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Patient Protection and Affordable Care Act Could Affect Current-Quarter Financial Reporting

Published on: 24 Mar 2010

Yesterday, President Obama signed into law the Patient Protection and Affordable Care Act (the “Act”) that was passed by the House of Representatives on Sunday and by the Senate on December 24, 2009. The Act is a comprehensive health care reform bill that includes revenue-raising provisions for nearly $400 billion over 10 years through tax increases on high-income individuals, excise taxes on high-cost group health plans, and new fees on selected health-care-related industries.

The House of Representatives also passed a separate reconciliation measure that modifies the Act. Plans are underway to move the reconciliation measure through the Senate in the coming days under an expedited procedure. Although House leaders expect the Senate to pass the measure promptly, changes and delay are still possible.

One of the revenue-raising provisions of the Act could affect the current quarter’s financial reporting. Before the provision’s effective date, an employer that offered retiree prescription drug coverage that was at least as valuable as Medicare Part D coverage was entitled to a federal subsidy (the Medicare Part D subsidy). Employers were able to deduct the entire cost of providing the coverage, even though a portion was offset by the subsidy. For taxable years beginning after December 31, 2010 (the provision’s effective date), the Act repeals the current rule permitting deduction of the portion of the expense that is offset by the subsidy. (As discussed further below, we understand that the effective date of this provision may change with passage of the reconciliation measure.) Consequently, the sponsor’s expected future tax deduction will be reduced by an amount equal to the subsidy, and the corresponding deferred tax asset that had been recognized must be adjusted (reduced). The expense resulting from this adjustment must be recognized as tax expense in continuing operations in the period the change in tax law is enacted. However, if there is a valuation allowance recorded against the deferred tax asset, the remeasurement of the deferred tax asset will not result in tax expense because the deferred tax asset has been previously reserved. In addition, the deferred tax asset is not adjusted downward (i.e., no tax expense is recognized) for amounts that are expected to be settled before the effective date. In the absence of standard setting or regulatory action deferring the recognition of the tax expense, employers would be required to account for this tax law change this quarter.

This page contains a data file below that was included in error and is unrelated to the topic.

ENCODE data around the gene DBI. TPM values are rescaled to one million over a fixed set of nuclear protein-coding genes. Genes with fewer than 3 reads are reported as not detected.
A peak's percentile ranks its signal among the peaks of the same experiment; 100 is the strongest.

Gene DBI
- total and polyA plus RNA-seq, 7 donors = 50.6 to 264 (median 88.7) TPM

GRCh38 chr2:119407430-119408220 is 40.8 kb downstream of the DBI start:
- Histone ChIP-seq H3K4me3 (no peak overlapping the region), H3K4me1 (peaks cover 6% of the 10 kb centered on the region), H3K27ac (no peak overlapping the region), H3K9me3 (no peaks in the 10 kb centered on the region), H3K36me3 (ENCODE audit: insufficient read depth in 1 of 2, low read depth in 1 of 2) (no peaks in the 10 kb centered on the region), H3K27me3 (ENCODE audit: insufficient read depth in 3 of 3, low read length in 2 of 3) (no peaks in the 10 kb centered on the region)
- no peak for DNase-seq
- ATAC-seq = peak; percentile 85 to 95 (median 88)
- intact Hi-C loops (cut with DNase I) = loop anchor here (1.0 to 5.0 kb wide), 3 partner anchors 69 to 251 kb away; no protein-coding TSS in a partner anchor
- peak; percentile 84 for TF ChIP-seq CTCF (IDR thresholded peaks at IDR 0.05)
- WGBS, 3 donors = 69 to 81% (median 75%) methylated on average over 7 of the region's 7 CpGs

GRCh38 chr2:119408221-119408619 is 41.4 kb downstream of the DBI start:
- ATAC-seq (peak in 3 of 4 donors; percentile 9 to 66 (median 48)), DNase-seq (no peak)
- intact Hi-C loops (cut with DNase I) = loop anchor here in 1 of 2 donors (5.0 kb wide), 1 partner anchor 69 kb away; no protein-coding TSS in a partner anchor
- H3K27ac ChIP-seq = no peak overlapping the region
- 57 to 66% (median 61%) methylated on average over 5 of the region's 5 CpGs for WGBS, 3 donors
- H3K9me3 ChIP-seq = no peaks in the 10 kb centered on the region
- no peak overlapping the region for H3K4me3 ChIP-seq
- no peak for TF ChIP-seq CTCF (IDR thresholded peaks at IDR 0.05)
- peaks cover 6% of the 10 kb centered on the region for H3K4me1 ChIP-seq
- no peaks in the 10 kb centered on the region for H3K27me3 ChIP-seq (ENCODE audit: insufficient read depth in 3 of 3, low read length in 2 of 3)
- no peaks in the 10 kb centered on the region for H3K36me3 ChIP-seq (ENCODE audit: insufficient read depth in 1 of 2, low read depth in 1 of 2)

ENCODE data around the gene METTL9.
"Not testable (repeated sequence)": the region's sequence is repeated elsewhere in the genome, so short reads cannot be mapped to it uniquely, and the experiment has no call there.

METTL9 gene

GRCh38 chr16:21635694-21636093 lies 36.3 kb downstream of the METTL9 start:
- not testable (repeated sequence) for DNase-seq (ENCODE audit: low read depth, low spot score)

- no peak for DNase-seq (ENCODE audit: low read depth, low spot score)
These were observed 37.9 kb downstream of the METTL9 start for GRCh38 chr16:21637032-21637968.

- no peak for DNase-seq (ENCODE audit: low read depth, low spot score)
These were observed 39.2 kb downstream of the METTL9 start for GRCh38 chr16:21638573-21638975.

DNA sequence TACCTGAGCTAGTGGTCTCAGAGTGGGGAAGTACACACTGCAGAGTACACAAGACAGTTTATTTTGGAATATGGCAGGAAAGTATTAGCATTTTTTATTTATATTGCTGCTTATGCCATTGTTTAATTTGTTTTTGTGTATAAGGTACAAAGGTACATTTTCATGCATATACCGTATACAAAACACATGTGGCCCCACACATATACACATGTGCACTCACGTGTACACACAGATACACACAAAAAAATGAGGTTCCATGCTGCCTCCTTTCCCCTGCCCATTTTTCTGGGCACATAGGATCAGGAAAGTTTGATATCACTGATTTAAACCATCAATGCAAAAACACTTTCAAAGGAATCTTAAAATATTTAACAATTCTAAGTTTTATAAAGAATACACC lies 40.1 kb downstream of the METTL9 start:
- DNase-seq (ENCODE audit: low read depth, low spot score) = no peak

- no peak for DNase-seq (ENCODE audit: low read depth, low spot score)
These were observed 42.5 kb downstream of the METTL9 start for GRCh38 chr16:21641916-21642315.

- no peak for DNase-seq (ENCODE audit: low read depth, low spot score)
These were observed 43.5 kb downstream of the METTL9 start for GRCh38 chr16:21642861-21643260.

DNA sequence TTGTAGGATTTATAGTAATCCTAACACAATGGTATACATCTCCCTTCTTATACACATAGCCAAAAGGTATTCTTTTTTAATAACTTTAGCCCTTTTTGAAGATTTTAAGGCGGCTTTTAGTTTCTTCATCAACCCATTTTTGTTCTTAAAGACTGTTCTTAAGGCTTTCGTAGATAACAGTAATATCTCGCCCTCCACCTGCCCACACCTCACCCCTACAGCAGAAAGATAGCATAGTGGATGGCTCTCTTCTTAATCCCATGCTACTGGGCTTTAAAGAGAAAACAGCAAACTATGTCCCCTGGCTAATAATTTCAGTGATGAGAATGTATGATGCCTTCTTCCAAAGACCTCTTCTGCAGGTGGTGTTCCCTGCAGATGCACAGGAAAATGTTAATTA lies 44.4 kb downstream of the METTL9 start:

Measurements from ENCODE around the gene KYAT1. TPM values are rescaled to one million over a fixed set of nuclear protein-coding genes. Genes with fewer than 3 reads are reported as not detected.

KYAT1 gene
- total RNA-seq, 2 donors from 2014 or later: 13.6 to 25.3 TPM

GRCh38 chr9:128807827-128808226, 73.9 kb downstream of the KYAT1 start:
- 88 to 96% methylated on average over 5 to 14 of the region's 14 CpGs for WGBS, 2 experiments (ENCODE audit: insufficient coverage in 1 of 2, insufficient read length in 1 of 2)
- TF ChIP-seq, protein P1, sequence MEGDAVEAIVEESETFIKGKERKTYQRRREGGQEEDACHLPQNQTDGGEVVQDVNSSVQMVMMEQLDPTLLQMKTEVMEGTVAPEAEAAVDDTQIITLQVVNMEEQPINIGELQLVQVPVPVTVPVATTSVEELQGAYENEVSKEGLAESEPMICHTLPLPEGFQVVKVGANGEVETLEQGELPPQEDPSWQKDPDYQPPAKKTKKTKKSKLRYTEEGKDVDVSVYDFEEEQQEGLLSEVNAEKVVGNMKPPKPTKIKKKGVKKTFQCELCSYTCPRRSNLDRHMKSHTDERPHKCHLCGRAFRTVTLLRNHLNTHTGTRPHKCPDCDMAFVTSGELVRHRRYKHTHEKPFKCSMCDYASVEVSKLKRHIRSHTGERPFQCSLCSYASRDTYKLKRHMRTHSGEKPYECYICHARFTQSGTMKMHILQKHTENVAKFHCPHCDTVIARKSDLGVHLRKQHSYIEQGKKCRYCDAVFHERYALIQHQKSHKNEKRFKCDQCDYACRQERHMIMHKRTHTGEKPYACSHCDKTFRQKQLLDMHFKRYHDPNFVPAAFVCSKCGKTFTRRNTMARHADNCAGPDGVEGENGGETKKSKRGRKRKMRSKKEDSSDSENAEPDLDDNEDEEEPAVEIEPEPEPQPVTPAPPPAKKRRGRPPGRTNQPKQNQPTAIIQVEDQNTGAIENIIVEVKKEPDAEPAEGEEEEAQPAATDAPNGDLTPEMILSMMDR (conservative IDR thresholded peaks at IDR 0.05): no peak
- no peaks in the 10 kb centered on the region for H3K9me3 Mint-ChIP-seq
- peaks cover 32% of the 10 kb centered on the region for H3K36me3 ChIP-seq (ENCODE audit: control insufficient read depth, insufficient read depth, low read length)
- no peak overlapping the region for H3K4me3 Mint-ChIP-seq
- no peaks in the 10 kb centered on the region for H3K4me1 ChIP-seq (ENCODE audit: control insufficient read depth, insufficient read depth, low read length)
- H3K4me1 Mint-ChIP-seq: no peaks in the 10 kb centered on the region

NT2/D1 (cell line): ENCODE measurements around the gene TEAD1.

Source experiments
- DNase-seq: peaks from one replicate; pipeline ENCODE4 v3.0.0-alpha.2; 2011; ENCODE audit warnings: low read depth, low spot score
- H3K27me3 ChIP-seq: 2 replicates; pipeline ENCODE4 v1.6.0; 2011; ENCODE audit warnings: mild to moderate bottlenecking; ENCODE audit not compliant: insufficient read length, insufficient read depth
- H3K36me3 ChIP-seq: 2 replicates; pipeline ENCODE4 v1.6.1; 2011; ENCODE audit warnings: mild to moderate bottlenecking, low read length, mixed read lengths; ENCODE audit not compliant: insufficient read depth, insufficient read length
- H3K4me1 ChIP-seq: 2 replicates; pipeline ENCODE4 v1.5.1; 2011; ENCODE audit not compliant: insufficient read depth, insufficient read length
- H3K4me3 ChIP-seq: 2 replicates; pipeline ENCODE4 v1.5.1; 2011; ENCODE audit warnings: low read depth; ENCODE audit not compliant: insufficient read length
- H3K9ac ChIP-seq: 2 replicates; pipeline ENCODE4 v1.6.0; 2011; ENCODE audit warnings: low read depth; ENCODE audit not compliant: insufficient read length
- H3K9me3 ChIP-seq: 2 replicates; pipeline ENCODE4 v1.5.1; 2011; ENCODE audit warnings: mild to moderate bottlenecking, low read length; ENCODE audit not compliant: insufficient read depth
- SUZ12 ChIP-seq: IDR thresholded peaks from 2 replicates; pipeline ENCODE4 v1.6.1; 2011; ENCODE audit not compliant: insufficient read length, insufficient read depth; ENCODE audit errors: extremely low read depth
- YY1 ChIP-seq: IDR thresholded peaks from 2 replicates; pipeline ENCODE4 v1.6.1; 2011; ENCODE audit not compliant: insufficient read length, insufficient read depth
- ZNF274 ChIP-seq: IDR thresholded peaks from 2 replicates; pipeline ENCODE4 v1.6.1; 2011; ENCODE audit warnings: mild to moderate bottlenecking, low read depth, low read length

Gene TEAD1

The reconciliation measure currently includes a provision that would delay the repeal of the deduction for expenses allocable to the Medicare Part D subsidy by two years. If the measure is passed by the Senate and is signed by President Obama (i.e., it is enacted) this quarter, the change in the effective date will affect the amount of the adjustment of the deferred tax asset and could reduce the amount of tax expense recognized in continuing operations. If the reconciliation measure is enacted in a subsequent quarter and no standard setting or regulatory action deferring the accounting for the original effective date occurs, affected entities would have adjustments in two reporting periods. The first adjustment would occur in the period that includes the enactment of the original Bill (March 23, 2010) and the second would occur when the reconciliation measure is enacted if the effective date is changed (as expected).

Watch for Deloitte’s upcoming Financial Reporting Alert for more information. For insight into some of the Act’s other tax provisions, see Deloitte’s Prescription for Change ‘Filled’ — Tax Provisions in the Patient Protection and Affordable Care Act.

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